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Utamaro And His Five Woodblock Monuments of Beauty

One of the dominating themes in the history of art anywhere in the world has always been female beauty. Parodoxically, few artists are primarily identified with this theme. A major exeption is the Japanese artist Kitagawa Utamaro (1753-1806) who dedicated is whole artistic life exploring this beauty. He specialized in the posture, the character, the softness of the skin and the grace of the woman and fully utilized the characteristic of the woodblock to obtain the essence of female nature.

The following five bijin (beauty print) designs are among his most acclaimed masterpieces.

Mountain Woman Yamamba (c.1801)

Utamaro designed nearly fifty prints of the mountain woman Yamamba and her son Kintaro (a.k.a. Kintoki) in various settings and formats. This naga-oban (c. 20 3/4″ x 9 1/2″) design is Utamaro’s most well-known print depicting this subject. In this scene the viewer can feel true motherly love from Yamamba as she’s trying to calm the little boy with chestnuts while fondling him as he is holding on to her. The soft colour combination is beautifully contrasted with the strong colours used for Kintaro, emphasizing his health and strength.

Matron (c.1793)

From Utamaro’s five part series Kasen: ko no bu (Selected Love Poems) this okubi-e (bust portrait) design is generally considered the best of the set. The title in the English translation of this print is ‘Love Which One Can Not Put Out in One’s Mind’ and is the depiction of a matron resting her head on her hand. Her eyebrows are shaven, which indicates she’s married, and her eyes are narrowed in a dreamily gaze looking into the distance. In this series Utamaro focuses on the facial expressions of these women using fine lines and soft delicate colors trying to expose their inner feelings.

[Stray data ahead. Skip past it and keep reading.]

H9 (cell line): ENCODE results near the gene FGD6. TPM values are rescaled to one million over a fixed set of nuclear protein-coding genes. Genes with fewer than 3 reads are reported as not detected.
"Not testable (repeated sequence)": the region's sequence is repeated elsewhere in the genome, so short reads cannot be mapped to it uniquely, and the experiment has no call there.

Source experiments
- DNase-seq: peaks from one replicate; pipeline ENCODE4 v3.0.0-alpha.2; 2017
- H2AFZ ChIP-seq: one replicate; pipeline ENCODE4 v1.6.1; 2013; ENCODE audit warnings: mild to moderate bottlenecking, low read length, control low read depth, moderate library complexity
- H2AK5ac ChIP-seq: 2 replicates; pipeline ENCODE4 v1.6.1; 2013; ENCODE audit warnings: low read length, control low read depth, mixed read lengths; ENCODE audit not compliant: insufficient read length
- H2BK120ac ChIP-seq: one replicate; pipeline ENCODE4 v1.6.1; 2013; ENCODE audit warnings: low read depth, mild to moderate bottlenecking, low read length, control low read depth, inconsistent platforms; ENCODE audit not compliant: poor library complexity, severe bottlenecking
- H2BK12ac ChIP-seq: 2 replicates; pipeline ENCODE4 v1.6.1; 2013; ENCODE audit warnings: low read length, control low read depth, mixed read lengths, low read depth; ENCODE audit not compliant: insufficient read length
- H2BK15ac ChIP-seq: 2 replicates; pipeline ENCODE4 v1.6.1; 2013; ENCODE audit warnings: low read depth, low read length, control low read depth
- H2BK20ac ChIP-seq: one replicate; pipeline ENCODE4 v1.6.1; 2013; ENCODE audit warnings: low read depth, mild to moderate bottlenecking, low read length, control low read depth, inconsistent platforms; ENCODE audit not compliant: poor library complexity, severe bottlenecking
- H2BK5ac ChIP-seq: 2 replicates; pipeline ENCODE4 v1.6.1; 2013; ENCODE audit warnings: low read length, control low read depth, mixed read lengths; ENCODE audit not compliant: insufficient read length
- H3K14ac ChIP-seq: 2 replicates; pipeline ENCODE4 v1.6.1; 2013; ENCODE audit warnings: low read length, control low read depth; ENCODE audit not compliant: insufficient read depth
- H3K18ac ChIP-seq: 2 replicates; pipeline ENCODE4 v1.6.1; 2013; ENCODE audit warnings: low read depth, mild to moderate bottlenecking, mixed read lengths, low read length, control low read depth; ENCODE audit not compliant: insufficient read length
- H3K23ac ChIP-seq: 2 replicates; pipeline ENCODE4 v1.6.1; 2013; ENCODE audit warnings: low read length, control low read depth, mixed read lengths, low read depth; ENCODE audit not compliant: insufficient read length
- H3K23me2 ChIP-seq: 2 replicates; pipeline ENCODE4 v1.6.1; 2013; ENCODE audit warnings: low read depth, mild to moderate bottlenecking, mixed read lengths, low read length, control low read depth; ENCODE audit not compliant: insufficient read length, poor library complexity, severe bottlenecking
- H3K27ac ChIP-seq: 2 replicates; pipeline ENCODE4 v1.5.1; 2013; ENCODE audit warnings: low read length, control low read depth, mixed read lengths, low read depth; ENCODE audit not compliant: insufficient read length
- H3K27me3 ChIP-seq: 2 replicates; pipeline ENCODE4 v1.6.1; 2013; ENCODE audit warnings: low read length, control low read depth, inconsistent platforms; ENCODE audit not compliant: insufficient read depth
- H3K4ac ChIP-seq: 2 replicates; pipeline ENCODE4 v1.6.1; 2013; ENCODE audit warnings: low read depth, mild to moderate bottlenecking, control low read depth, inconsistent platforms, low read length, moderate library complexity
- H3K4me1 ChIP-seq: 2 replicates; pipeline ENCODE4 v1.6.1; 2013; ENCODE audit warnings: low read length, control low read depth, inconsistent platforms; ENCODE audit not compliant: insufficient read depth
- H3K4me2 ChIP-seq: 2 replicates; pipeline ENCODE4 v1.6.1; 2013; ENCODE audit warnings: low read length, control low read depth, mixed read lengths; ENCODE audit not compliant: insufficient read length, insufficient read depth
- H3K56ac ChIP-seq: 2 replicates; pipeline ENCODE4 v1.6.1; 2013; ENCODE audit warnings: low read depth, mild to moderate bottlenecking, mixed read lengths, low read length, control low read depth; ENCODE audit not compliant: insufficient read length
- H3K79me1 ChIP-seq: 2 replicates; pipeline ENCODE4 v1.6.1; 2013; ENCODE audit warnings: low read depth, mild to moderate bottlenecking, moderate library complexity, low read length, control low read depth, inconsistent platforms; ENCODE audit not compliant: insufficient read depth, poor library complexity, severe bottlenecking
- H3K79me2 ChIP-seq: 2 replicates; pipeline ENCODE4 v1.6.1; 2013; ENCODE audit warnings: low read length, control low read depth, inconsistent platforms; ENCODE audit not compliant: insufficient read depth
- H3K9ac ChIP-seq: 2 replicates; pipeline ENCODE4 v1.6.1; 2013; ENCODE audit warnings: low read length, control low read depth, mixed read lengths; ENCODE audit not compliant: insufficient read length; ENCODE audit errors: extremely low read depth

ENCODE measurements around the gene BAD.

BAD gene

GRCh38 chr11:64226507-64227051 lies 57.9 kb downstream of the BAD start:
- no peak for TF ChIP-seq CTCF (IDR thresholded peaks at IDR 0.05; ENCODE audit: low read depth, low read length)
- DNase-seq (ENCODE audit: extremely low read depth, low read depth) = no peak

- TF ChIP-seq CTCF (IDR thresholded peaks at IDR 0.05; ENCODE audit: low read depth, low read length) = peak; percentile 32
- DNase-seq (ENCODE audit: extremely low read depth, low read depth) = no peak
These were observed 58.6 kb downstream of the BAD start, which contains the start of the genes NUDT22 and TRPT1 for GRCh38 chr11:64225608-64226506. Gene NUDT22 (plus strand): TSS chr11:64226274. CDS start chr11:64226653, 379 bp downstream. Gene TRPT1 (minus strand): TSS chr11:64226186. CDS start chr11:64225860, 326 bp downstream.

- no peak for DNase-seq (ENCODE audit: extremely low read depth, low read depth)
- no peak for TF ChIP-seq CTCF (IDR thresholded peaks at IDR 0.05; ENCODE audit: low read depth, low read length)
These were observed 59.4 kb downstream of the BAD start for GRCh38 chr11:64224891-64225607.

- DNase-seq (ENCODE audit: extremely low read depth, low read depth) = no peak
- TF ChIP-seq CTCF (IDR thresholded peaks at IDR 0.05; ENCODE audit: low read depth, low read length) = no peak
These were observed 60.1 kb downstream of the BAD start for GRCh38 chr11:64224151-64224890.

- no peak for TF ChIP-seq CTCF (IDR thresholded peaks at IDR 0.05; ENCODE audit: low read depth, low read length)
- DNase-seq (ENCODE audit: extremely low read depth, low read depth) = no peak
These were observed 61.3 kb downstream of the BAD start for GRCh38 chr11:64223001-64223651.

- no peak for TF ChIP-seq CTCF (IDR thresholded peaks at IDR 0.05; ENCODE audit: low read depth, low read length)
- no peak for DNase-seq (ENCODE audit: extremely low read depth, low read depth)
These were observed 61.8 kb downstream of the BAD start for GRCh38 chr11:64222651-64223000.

Red Lipstick (c.1794)

An ordinary woman depicted in a half-kneeling position looking in a mirror which she holds in her hand. She’s applying red lipstick to her mouth after she blackened her teeth. In this design Utamaro proofs his mastery in depicting women wearing everyday clothes placed in an ordinary setting. The subtle contrast between the red lipstick and the white of the skin is a wonderful detail. The black box in front of her contains implements for blackening the teeth.

The Letter (c.1791)

The following print is from Utamaro’s famous ‘Ten Physiognomical Studies of women’ -series and is a study of a noble looking middle-aged woman reading a letter, with her hands outstretched to unfold it. A masterpiece because of its simplicity and superb composition. Some impressions of this design have a pink-mica background instead of silver-mica. The pink was made after the silver.

Utamaro’s Muse Ohisa (c.1792)

This print belongs to the same series as the foregiving one and is probably the most celebrated single bijin portrait in the history of Ukiyo-e. The model of this print is thought to be a daughter of Takashima Chobei who was a proprietor of a tea-house in Ryogoku Yagenbori. It seems that Utamaro often painted Takashima Ohisa (like many other contemporaries) by preference. He also painted Ohisa in the series ‘Six Famous Beautiful Women’, even after her marriage and as the proverb says: “Beauty is often inconsistent with luck”, this pretty Ohisa died young leaving two sons behind.

About Author
Here you can find more info on the artist Kitagawa Utamaro and articles on Japanese woodblock prints and shunga (erotic prints).

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